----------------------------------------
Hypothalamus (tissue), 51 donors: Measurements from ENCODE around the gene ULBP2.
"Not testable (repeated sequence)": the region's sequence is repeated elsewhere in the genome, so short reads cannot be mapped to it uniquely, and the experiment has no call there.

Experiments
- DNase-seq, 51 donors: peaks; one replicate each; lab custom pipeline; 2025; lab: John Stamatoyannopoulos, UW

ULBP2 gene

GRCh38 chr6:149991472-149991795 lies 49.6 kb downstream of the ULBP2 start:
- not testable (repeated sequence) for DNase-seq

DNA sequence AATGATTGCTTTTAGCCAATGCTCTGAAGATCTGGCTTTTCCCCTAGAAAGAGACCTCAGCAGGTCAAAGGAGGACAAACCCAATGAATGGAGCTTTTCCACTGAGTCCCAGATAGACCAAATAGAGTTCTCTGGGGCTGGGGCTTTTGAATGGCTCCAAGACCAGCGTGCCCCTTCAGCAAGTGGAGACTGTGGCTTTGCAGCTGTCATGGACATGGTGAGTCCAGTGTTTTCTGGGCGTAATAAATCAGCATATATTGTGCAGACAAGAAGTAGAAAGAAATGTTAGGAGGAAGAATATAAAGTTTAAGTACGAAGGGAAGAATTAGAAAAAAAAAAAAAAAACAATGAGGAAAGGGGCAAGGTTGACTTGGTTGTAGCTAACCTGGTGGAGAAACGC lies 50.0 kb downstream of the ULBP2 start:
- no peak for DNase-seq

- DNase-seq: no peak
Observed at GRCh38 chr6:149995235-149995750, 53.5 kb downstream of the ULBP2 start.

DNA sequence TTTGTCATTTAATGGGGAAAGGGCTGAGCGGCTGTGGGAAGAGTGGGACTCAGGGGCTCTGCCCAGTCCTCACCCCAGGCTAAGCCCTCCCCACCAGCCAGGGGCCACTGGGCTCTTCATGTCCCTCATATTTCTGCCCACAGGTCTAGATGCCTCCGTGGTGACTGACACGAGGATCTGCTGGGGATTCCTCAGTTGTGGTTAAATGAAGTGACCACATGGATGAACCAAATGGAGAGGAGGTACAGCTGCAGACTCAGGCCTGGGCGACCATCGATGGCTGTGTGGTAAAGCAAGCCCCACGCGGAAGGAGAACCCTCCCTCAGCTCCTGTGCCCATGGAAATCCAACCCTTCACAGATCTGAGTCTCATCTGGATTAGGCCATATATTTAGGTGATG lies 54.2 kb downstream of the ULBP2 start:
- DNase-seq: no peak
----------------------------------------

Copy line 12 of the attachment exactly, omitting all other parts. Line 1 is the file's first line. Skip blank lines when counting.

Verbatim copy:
DNA sequence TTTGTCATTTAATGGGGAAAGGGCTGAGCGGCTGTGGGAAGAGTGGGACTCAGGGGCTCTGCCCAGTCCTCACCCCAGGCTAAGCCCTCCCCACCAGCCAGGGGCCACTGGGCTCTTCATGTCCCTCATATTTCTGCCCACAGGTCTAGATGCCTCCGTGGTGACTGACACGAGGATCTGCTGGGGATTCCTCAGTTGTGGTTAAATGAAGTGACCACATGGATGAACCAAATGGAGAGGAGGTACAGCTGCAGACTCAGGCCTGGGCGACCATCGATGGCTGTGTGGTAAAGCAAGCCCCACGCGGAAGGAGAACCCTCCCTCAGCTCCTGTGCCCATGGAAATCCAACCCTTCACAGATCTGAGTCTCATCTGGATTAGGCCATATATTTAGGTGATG lies 54.2 kb downstream of the ULBP2 start: